Jordan Unveils $100M Plan for Biblical Site Where Jesus Was Baptized
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The country of Jordan has unveiled new plans to draw one million Christians to the site that's believed to be the place Jesus was baptized by John the Baptist.
The Jordanian government will develop the "Bethany beyond the Jordan" area as a site for Christians to visit and worship for the 2,000th anniversary of the baptism of Christ.
The site lies 31 miles west of Amman, the capital of Jordan, and is mentioned in the Gospel of John in the account where John the Baptist declares Jesus to be "the Lamb of God who takes away the sins of the world."
"The extraordinary resonance of this landscape... and the significance of that event in human history shakes you to the core," said John Booth, chairman of Britain's National Gallery, who attended a planning event for the site.
The six-year building plan will cost $300 million and a new tourist city will be located adjacent to the site, which was designated as a UNESCO World Heritage site in 2015.
"We wanted to provide pilgrims a chance to be able to spend quality time at the location of the baptism while respecting its spirituality and the UNESCO World Heritage Site conditions," said Sam Murad, chair of the new foundation created by the government.
"We decided on a biblical village theme that attempts to recreate a 2,000-year-old experience," he added.
Archaeological discoveries that date back to the mid-1900s have uncovered ruins of churches, baptismal pools, and caves that show it was a Christian pilgrimage site as early as the fourth century, Reuters reports.
But the once untouched landscape is now home to a few unregulated churches and buildings.
The current site plans, which are approved by Jordanian King Abdullah II, are an attempt to preserve the site and its ancient history.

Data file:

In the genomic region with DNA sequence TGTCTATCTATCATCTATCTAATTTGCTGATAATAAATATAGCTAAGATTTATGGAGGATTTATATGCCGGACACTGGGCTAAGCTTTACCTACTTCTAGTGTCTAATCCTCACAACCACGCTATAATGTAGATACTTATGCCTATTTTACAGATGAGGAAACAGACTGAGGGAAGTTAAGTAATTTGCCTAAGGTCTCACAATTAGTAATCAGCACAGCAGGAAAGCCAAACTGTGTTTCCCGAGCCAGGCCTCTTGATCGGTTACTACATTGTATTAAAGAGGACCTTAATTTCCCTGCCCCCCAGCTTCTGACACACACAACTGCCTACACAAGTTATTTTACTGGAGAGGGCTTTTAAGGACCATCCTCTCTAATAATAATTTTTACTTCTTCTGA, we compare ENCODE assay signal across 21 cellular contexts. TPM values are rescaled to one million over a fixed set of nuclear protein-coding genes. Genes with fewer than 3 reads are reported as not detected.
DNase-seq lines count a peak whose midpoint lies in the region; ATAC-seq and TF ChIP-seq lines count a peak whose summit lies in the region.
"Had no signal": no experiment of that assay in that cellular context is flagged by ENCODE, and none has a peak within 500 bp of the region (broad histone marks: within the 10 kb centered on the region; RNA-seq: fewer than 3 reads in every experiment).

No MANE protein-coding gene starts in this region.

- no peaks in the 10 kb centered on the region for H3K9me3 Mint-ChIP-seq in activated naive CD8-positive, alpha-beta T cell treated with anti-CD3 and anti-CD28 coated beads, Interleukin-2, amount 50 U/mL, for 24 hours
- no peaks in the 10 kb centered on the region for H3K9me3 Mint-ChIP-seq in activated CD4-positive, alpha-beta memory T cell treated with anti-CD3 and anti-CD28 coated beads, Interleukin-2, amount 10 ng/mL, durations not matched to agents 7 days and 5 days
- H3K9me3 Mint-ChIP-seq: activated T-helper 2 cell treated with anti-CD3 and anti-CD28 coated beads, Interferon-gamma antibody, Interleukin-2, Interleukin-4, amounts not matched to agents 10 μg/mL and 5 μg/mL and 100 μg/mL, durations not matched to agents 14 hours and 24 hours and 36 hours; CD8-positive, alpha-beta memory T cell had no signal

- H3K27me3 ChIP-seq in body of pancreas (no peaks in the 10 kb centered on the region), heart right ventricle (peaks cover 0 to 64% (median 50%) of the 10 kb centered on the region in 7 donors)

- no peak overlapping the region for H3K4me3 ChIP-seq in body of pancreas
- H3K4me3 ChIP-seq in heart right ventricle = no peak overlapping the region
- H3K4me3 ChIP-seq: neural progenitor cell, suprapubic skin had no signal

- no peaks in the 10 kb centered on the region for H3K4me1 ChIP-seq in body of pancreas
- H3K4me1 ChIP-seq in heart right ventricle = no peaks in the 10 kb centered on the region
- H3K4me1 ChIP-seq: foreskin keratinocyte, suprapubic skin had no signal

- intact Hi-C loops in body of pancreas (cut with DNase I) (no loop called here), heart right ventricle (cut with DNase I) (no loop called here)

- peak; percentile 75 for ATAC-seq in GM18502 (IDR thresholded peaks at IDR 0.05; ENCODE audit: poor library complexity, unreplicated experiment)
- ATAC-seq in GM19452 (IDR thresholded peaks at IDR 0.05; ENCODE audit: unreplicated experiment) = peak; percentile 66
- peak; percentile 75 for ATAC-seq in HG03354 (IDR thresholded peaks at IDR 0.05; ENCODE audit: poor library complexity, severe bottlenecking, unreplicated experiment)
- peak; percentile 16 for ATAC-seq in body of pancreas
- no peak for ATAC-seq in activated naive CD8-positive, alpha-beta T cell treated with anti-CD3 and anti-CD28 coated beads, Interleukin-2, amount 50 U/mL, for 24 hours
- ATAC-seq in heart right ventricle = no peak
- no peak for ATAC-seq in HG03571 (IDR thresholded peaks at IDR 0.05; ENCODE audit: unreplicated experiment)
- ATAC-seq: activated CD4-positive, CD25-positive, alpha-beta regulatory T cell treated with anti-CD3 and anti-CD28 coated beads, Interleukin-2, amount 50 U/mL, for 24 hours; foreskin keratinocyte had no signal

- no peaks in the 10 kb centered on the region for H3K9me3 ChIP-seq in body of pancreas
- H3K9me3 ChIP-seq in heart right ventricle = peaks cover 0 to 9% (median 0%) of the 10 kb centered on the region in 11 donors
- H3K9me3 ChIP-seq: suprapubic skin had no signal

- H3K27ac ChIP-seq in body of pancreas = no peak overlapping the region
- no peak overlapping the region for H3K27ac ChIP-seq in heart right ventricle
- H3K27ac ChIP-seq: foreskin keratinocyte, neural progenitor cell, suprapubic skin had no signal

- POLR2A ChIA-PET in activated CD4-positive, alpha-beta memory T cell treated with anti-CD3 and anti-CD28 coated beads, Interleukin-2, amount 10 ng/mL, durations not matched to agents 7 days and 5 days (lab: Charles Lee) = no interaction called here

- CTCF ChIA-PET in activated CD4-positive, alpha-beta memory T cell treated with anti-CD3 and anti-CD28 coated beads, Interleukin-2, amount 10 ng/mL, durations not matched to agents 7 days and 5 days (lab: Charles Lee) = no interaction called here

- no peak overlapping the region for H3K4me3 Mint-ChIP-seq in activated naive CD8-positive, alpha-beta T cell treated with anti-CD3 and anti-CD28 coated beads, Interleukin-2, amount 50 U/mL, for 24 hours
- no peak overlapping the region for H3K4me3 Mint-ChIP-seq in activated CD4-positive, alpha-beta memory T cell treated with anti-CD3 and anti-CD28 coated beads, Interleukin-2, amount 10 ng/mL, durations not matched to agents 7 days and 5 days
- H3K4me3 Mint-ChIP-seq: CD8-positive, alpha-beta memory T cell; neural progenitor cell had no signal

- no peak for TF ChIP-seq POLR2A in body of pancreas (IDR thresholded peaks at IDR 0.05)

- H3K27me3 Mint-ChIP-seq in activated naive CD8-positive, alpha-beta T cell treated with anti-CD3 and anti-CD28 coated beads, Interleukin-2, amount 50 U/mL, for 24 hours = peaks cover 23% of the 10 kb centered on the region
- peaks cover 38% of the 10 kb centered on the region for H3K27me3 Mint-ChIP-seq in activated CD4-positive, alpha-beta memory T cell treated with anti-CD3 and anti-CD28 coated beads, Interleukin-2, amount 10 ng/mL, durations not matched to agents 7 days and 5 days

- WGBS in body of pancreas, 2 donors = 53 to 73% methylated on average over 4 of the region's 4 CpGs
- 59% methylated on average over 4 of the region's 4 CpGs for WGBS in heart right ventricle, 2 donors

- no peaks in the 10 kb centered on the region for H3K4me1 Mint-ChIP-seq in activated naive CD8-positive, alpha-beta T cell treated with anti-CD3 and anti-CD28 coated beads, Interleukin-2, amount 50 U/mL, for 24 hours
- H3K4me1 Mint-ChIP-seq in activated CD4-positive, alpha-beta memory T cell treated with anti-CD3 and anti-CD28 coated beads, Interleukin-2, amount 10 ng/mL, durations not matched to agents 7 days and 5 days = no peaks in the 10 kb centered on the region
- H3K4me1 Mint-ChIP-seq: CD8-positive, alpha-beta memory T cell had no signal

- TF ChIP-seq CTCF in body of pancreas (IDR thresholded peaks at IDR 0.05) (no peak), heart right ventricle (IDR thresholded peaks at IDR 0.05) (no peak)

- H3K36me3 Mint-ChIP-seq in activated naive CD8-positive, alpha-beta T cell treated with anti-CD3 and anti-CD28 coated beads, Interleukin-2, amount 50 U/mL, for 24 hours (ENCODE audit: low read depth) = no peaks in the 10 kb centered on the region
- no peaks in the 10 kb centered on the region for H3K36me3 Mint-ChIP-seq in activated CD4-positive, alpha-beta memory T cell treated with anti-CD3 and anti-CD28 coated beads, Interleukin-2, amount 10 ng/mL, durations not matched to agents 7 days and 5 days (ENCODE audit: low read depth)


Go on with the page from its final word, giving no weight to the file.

"We will supply Arab-style tents and all sanitary services that will provide an authentic feeling," said Murad. "This allows us to be in concert with the theme yet at the same time provide housing at reasonable costs for pilgrims who want to spend spiritual time at this sacred location."
More modern attractions like restaurants, souvenir shops, walking trails, and botanical gardens will lie on the outskirts of the baptismal site.
"We are talking about rustic stones and pebbles in architectural designs that preserve the place's pristine nature and ensure that the sanctity and spirituality that existed 2,000 years ago are not trampled on by any development," Kamel Mahadin an architect told the outlet. "We are not talking about a high-tech landscape."
The first phase of the project is set to be completed by 2023 and the entire project by 2029, which is the 2,000-year anniversary of when Jesus was baptized in the Jordan River.
The initial phase will cost $15 million and by the completion of the project it is projected to cost as much as $100 million, Religion News Service reports.
"Our initial goal is to raise the needs for the first phase so that people can see and feel what we plan to do," Murad told the outlet.
Nine faith organizations will be allowed to build a place to welcome pilgrims to the baptism site including the Baptist World Alliance which will be in charge of constructing the Baptist outpost in Bethany beyond the Jordan.
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